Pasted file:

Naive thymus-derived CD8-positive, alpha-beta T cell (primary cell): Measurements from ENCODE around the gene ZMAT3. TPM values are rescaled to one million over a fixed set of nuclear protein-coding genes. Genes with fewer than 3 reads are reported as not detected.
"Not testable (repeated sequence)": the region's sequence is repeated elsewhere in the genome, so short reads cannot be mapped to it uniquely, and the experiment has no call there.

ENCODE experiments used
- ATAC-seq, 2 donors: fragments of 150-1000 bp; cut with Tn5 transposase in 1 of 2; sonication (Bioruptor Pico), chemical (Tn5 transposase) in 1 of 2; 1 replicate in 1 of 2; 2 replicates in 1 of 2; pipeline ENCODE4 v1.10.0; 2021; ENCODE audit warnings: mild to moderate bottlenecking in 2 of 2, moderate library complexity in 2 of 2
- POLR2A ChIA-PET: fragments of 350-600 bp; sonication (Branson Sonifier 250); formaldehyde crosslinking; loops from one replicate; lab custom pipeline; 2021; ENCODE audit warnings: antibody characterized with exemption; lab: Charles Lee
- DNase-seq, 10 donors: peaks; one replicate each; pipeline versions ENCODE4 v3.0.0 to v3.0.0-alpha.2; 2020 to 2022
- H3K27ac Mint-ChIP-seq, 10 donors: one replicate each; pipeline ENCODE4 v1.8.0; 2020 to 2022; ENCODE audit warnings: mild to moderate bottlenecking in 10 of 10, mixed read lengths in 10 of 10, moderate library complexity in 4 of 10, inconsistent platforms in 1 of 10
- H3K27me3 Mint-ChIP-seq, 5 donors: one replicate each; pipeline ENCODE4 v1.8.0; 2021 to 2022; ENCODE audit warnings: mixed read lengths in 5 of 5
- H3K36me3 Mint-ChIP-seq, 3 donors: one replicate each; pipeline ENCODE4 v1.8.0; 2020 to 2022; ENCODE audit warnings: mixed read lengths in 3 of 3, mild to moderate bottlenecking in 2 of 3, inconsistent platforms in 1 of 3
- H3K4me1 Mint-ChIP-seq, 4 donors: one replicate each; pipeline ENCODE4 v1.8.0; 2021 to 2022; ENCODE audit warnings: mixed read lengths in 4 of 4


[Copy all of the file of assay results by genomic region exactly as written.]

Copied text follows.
Naive thymus-derived CD8-positive, alpha-beta T cell (primary cell): Measurements from ENCODE around the gene ZMAT3. TPM values are rescaled to one million over a fixed set of nuclear protein-coding genes. Genes with fewer than 3 reads are reported as not detected.
"Not testable (repeated sequence)": the region's sequence is repeated elsewhere in the genome, so short reads cannot be mapped to it uniquely, and the experiment has no call there.

ENCODE experiments used
- ATAC-seq, 2 donors: fragments of 150-1000 bp; cut with Tn5 transposase in 1 of 2; sonication (Bioruptor Pico), chemical (Tn5 transposase) in 1 of 2; 1 replicate in 1 of 2; 2 replicates in 1 of 2; pipeline ENCODE4 v1.10.0; 2021; ENCODE audit warnings: mild to moderate bottlenecking in 2 of 2, moderate library complexity in 2 of 2
- POLR2A ChIA-PET: fragments of 350-600 bp; sonication (Branson Sonifier 250); formaldehyde crosslinking; loops from one replicate; lab custom pipeline; 2021; ENCODE audit warnings: antibody characterized with exemption; lab: Charles Lee
- DNase-seq, 10 donors: peaks; one replicate each; pipeline versions ENCODE4 v3.0.0 to v3.0.0-alpha.2; 2020 to 2022
- H3K27ac Mint-ChIP-seq, 10 donors: one replicate each; pipeline ENCODE4 v1.8.0; 2020 to 2022; ENCODE audit warnings: mild to moderate bottlenecking in 10 of 10, mixed read lengths in 10 of 10, moderate library complexity in 4 of 10, inconsistent platforms in 1 of 10
- H3K27me3 Mint-ChIP-seq, 5 donors: one replicate each; pipeline ENCODE4 v1.8.0; 2021 to 2022; ENCODE audit warnings: mixed read lengths in 5 of 5
- H3K36me3 Mint-ChIP-seq, 3 donors: one replicate each; pipeline ENCODE4 v1.8.0; 2020 to 2022; ENCODE audit warnings: mixed read lengths in 3 of 3, mild to moderate bottlenecking in 2 of 3, inconsistent platforms in 1 of 3
- H3K4me1 Mint-ChIP-seq, 4 donors: one replicate each; pipeline ENCODE4 v1.8.0; 2021 to 2022; ENCODE audit warnings: mixed read lengths in 4 of 4